This paper published by USAID and supported by Michigan State University. Dept. of Agricultural Economics | USAID. Bur. for Economic Growth, Agriculture and Trade. Ofc of Agriculture | USAID. Bur. for Africa. Ofc. of Sustainable Development, states:
"Concern about humanitarian crises in southern Africa, especially in light of the surge in world food prices since 2007, has been accompanied by calls for direct government action in food markets. This paper reviews how Zambia, Malawi, and Mozambique handled private food markets during the food crises of 2001/02, 2002/03, and 2005/06, which may provide important lessons for the management of future crises. Lack of trust between government and traders can lead to behavior that undermines the interests of each and harms consumers and farmers; Malawi and Zambia have persistently fallen into this trap while Mozambique has partially avoided it. Empirical policy analysis can make an important contribution to resolution only within a consultative process involving a broad range of (often fractious) stakeholders."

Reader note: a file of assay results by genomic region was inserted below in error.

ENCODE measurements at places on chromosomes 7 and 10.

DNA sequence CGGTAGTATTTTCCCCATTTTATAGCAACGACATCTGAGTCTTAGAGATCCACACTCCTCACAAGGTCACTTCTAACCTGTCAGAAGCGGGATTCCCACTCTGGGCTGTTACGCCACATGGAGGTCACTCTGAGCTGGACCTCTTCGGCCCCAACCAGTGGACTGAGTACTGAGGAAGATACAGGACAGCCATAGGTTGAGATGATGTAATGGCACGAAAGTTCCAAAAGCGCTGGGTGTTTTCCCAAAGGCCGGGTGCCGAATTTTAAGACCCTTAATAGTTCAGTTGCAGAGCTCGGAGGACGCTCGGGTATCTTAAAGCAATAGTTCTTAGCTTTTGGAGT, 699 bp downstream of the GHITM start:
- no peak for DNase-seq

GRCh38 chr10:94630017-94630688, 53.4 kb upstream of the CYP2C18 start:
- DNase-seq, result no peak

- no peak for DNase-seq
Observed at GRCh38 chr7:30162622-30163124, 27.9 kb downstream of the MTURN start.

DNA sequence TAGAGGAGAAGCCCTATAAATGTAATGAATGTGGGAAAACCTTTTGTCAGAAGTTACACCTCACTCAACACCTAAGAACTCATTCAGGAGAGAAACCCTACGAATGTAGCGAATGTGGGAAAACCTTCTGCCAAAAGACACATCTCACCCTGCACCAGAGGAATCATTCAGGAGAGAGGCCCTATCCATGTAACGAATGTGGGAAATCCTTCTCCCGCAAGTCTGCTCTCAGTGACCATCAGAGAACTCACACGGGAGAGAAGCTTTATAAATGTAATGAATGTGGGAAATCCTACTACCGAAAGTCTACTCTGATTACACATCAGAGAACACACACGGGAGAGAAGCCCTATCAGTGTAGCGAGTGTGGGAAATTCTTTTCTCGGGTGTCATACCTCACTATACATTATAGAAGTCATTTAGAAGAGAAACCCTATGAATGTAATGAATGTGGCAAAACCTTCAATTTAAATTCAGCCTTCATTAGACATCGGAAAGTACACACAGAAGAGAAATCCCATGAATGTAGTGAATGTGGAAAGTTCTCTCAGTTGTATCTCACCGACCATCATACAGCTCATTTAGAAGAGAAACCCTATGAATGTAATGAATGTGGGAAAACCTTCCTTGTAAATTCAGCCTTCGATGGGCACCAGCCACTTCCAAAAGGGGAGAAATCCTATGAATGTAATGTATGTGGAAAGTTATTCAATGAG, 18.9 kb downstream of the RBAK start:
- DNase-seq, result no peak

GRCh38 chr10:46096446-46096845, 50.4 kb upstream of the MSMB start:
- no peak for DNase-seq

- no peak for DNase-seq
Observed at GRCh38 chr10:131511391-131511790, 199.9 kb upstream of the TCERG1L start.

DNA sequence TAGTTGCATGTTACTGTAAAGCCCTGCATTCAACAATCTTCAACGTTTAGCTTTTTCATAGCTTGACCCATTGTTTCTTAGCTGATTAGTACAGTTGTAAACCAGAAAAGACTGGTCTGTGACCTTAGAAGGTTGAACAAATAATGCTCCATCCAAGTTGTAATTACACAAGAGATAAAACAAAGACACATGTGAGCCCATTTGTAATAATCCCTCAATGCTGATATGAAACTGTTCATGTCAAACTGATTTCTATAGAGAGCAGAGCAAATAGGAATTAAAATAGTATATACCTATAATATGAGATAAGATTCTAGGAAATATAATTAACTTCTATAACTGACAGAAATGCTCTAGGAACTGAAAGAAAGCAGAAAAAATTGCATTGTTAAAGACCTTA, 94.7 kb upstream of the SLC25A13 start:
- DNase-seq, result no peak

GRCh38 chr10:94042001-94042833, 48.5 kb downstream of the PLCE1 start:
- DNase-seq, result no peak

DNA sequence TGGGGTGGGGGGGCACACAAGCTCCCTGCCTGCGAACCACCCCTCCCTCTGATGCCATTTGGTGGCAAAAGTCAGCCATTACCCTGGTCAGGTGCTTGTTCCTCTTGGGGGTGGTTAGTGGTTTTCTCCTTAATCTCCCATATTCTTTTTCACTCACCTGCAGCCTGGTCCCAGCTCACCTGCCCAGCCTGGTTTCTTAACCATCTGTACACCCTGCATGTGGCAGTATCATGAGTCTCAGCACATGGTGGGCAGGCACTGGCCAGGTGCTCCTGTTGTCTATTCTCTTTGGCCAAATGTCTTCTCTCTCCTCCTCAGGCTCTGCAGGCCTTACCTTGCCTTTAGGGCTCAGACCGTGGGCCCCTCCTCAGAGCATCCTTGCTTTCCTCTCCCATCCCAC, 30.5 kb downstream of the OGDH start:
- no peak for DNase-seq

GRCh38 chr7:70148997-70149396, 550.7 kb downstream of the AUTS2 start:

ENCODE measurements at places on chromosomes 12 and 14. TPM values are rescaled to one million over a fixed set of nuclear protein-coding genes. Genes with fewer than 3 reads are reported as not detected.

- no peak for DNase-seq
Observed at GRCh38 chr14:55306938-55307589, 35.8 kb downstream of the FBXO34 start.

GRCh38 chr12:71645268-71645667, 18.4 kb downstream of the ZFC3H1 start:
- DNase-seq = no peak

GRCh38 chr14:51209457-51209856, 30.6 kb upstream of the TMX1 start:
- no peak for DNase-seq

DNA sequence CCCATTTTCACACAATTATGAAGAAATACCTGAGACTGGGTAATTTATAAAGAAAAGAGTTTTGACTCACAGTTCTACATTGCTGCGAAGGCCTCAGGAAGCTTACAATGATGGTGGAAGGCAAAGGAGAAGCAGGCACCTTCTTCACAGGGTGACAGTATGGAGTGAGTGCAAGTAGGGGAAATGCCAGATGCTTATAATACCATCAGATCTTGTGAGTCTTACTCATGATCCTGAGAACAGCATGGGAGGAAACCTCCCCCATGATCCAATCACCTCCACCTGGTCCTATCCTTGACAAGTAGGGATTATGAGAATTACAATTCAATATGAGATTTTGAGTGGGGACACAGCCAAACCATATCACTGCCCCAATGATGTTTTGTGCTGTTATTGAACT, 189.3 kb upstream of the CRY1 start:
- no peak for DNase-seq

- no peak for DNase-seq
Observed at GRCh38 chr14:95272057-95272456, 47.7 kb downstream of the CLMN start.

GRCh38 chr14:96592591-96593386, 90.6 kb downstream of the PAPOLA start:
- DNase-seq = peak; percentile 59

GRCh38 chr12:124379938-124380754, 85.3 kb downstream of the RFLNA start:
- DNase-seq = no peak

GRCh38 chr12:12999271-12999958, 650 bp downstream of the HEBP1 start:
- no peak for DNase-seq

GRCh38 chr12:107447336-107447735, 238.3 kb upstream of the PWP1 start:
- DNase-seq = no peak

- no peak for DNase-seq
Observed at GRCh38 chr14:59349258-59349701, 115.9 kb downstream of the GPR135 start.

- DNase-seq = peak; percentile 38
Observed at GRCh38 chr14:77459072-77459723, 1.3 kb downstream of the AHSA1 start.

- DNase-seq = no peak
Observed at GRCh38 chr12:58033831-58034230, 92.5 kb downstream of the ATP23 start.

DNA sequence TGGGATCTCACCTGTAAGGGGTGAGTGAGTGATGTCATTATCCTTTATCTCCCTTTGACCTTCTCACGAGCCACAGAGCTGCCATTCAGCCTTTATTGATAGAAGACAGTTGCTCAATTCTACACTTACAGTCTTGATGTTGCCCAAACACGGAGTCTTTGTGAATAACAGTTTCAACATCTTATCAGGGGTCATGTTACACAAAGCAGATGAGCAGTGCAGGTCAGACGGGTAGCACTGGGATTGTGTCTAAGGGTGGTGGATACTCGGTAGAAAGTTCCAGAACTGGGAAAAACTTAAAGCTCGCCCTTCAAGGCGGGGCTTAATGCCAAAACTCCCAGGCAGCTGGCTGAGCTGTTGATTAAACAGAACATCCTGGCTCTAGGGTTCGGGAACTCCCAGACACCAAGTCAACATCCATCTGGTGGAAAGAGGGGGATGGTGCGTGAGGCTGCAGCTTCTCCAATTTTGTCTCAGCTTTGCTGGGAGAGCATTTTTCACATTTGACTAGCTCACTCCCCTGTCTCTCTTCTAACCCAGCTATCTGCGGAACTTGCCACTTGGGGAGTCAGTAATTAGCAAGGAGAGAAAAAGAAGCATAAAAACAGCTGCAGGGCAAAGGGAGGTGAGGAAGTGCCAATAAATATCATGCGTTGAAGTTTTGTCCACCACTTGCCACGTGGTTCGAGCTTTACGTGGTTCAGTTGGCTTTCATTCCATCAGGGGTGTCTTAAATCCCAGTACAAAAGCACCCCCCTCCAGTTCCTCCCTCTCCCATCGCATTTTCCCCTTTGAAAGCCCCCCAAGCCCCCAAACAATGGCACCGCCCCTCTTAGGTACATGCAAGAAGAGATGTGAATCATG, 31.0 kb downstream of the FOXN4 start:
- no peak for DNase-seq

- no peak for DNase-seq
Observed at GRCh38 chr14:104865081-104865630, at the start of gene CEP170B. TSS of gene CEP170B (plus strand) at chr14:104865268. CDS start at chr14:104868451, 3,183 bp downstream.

"This paper reviews how governments in the region have managed food emergencies, with a special focus on Zambia, Malawi, and Mozambique’s handling of private food markets during the three food crises of this decade. The next two sections lay out our conceptual framework, data, and methods. We then review emerging trends and characteristics in the region’s maize production and marketing systems before summarizing key aspects of each food crisis. Next, we assess each country’s responses, looking for any substantial change over time in how markets were handled. We conclude with thoughts on how to make more effective use of markets in emergency response and on key research needed to better inform such response."